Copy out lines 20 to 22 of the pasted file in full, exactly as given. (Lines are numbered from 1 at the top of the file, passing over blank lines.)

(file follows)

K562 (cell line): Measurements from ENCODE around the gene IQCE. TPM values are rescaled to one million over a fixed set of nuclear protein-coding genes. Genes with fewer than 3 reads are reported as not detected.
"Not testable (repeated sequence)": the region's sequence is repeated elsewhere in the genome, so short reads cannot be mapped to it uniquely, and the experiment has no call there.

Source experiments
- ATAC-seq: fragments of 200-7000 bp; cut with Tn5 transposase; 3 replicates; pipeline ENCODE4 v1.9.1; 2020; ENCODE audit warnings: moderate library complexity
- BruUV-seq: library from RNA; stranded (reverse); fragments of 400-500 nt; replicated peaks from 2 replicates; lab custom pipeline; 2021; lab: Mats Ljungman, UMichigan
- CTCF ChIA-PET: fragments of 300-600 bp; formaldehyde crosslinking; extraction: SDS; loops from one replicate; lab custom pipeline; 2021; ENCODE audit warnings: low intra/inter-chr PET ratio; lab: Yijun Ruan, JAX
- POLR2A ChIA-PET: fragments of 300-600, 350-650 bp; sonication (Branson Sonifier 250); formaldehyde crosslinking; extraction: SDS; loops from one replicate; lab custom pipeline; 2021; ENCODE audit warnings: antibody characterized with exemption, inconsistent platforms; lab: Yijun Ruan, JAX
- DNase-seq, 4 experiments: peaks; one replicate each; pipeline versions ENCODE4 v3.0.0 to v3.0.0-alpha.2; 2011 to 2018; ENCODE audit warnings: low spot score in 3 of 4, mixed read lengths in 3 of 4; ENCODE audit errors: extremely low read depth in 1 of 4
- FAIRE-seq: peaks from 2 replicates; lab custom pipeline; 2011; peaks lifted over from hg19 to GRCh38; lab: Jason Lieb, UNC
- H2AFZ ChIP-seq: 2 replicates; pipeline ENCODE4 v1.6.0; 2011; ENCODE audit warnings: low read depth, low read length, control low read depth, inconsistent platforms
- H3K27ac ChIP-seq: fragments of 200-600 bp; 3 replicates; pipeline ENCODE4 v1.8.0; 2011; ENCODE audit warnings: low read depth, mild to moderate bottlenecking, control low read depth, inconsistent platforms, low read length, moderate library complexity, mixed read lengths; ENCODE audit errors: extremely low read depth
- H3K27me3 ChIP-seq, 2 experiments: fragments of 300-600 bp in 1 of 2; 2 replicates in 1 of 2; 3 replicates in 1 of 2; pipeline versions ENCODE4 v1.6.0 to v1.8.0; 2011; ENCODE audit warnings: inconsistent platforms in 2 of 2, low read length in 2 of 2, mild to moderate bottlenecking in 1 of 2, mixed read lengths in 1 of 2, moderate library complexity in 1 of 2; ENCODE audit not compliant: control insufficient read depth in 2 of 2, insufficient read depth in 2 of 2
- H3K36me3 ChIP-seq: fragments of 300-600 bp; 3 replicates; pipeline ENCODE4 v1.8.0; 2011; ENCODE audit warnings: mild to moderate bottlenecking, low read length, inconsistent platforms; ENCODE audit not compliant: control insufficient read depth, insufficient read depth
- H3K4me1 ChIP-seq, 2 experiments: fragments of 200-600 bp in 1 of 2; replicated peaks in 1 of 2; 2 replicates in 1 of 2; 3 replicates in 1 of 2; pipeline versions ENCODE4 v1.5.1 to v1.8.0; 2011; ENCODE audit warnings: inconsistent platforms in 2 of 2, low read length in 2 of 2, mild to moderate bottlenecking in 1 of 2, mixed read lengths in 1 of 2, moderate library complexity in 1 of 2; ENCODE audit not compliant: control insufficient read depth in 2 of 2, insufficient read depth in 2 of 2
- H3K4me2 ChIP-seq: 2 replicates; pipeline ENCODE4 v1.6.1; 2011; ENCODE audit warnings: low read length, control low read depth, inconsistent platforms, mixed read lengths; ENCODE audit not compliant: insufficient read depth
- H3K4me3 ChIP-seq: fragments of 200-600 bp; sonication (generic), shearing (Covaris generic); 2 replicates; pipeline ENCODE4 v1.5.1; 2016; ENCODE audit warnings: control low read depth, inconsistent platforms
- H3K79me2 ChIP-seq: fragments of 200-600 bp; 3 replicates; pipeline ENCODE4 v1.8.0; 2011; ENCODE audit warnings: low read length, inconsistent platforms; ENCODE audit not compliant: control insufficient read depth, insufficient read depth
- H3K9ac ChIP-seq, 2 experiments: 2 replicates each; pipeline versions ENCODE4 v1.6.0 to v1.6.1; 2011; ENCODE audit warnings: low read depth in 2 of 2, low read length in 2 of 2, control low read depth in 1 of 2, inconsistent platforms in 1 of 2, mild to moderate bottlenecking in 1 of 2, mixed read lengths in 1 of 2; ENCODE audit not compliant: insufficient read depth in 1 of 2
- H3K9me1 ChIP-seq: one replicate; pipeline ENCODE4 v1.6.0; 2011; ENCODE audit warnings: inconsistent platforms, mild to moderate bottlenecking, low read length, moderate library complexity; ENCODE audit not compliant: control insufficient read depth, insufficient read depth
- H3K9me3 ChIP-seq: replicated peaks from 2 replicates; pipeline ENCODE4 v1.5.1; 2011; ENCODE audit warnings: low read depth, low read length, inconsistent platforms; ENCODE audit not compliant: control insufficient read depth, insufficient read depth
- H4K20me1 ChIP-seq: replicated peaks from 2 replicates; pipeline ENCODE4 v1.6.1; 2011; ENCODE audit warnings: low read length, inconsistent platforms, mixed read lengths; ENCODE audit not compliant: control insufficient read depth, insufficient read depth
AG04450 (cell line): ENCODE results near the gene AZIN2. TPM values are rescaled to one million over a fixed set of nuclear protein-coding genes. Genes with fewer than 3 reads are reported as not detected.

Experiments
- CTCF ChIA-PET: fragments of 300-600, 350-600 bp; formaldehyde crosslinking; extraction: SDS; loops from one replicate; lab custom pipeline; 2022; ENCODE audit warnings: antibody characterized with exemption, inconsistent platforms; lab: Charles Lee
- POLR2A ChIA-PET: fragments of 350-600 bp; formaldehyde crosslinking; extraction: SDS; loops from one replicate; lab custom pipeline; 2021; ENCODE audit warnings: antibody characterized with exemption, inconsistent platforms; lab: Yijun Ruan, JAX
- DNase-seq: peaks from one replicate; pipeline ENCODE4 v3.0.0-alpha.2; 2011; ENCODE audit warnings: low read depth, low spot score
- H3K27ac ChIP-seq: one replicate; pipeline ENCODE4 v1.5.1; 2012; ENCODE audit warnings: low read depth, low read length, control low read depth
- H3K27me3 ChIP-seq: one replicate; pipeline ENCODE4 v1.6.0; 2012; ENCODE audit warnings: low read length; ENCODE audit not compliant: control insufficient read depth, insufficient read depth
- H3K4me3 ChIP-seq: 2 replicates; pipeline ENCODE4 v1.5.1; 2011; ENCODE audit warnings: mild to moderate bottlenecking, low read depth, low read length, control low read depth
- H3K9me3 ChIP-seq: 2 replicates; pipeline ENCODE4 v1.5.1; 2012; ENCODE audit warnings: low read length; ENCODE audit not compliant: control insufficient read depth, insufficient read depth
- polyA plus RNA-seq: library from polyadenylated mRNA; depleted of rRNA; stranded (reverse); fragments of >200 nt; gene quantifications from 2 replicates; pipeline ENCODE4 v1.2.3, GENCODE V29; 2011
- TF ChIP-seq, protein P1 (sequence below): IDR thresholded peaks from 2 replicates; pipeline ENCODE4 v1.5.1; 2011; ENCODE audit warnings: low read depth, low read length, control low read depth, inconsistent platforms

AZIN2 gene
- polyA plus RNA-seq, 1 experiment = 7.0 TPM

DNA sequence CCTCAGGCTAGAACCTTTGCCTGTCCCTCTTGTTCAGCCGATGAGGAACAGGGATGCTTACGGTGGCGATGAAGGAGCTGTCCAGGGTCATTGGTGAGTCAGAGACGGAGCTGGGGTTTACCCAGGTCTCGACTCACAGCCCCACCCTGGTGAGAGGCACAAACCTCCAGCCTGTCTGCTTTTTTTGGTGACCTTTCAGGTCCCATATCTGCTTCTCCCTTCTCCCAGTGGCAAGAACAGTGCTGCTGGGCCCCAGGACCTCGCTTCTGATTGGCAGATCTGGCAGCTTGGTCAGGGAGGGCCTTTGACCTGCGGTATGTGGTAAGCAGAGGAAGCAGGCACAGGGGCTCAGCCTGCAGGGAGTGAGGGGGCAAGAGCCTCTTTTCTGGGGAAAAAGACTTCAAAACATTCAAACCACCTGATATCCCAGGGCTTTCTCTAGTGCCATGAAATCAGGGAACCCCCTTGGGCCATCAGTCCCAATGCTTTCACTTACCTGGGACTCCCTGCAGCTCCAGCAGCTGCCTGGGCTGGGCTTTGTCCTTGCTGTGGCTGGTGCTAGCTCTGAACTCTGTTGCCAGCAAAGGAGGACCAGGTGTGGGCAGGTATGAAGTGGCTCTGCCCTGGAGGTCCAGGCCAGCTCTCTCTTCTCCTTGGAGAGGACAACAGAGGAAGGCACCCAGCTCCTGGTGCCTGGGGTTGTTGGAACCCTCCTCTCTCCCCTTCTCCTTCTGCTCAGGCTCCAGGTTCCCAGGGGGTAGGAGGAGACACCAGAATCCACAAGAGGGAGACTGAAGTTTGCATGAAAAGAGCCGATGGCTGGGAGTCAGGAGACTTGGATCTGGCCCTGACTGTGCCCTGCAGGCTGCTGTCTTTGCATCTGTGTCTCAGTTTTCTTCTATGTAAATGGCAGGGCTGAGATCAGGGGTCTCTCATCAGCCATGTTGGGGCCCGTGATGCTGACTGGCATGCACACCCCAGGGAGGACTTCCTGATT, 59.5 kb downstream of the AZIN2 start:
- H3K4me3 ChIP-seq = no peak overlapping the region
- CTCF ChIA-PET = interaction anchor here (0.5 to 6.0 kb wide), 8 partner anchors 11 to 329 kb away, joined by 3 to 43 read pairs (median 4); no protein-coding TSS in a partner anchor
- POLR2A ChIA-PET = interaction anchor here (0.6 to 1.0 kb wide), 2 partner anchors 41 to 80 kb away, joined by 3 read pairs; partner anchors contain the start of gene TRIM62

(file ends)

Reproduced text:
- H3K9me3 ChIP-seq: replicated peaks from 2 replicates; pipeline ENCODE4 v1.5.1; 2011; ENCODE audit warnings: low read depth, low read length, inconsistent platforms; ENCODE audit not compliant: control insufficient read depth, insufficient read depth
- H4K20me1 ChIP-seq: replicated peaks from 2 replicates; pipeline ENCODE4 v1.6.1; 2011; ENCODE audit warnings: low read length, inconsistent platforms, mixed read lengths; ENCODE audit not compliant: control insufficient read depth, insufficient read depth
AG04450 (cell line): ENCODE results near the gene AZIN2. TPM values are rescaled to one million over a fixed set of nuclear protein-coding genes. Genes with fewer than 3 reads are reported as not detected.